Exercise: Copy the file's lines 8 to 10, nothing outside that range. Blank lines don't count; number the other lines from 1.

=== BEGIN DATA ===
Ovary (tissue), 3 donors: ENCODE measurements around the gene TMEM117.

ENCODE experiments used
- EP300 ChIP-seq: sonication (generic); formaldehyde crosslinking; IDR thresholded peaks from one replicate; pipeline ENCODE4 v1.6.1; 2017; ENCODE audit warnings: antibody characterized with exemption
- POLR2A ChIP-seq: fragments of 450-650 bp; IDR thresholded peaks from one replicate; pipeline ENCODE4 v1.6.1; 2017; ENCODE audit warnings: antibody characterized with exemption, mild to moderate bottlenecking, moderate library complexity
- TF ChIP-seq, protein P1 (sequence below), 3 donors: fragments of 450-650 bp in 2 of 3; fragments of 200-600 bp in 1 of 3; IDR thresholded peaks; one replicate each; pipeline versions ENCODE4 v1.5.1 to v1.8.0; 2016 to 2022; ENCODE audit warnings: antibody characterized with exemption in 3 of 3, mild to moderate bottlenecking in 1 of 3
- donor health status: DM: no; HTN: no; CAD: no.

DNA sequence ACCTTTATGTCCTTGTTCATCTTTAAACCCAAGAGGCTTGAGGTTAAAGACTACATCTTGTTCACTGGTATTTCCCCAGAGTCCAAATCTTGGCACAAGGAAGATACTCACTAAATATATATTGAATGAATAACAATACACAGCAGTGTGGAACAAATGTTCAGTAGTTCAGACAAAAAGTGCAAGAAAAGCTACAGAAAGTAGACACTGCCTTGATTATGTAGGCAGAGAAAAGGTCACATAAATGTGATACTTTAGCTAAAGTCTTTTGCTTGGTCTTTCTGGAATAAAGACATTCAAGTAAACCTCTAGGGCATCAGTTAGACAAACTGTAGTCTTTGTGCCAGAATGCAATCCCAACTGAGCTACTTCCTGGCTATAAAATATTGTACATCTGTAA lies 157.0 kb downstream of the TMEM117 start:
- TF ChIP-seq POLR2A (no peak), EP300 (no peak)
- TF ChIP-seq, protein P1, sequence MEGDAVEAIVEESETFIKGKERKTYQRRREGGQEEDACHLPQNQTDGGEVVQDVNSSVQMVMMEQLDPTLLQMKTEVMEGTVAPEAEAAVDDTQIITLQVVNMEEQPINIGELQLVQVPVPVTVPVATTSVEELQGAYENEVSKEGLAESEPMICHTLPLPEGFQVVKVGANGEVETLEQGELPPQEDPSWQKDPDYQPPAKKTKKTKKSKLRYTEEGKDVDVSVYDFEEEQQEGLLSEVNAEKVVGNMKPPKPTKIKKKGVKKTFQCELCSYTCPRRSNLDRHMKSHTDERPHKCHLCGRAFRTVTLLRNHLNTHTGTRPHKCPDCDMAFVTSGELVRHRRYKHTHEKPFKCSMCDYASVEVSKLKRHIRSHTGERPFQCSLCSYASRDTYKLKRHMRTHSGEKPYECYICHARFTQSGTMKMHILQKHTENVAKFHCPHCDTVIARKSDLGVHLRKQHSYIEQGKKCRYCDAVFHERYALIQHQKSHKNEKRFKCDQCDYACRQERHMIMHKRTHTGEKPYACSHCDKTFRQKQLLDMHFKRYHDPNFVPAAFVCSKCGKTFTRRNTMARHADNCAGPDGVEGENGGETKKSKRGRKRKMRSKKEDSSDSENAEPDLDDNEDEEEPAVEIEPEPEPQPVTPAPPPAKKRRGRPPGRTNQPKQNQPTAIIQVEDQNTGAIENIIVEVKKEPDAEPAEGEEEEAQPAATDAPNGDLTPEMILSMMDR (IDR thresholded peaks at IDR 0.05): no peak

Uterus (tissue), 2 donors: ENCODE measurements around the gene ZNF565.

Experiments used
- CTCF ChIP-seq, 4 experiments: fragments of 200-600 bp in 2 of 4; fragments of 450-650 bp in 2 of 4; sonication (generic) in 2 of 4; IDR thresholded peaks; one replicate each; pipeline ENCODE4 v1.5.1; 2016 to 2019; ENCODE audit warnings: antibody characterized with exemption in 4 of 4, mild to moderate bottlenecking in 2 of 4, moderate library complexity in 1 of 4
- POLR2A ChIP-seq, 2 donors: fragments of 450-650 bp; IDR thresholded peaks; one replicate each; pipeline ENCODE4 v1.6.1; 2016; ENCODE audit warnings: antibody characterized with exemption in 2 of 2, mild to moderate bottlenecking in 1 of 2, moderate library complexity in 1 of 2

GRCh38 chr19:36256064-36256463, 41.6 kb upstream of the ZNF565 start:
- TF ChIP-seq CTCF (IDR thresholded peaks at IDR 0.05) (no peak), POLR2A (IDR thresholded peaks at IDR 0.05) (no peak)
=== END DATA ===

- TF ChIP-seq POLR2A (no peak), EP300 (no peak)
- TF ChIP-seq, protein P1, sequence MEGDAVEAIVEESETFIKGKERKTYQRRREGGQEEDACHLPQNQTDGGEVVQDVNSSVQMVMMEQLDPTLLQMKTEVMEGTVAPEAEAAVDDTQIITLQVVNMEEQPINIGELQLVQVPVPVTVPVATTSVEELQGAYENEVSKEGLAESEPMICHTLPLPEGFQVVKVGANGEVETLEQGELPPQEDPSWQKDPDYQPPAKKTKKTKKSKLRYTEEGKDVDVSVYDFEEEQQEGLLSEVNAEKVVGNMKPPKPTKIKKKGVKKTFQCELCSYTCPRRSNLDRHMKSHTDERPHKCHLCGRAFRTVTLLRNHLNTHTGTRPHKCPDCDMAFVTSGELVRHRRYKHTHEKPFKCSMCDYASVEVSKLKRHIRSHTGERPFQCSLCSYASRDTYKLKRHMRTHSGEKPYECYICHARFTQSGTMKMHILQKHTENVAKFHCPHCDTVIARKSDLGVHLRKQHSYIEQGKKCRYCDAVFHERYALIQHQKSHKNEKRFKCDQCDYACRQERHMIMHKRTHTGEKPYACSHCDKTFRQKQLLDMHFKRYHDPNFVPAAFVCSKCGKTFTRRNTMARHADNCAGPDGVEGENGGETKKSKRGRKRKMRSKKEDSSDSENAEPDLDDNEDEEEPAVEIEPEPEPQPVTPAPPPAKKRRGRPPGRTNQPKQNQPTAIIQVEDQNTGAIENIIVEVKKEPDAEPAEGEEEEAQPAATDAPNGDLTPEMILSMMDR (IDR thresholded peaks at IDR 0.05): no peak

Uterus (tissue), 2 donors: ENCODE measurements around the gene ZNF565.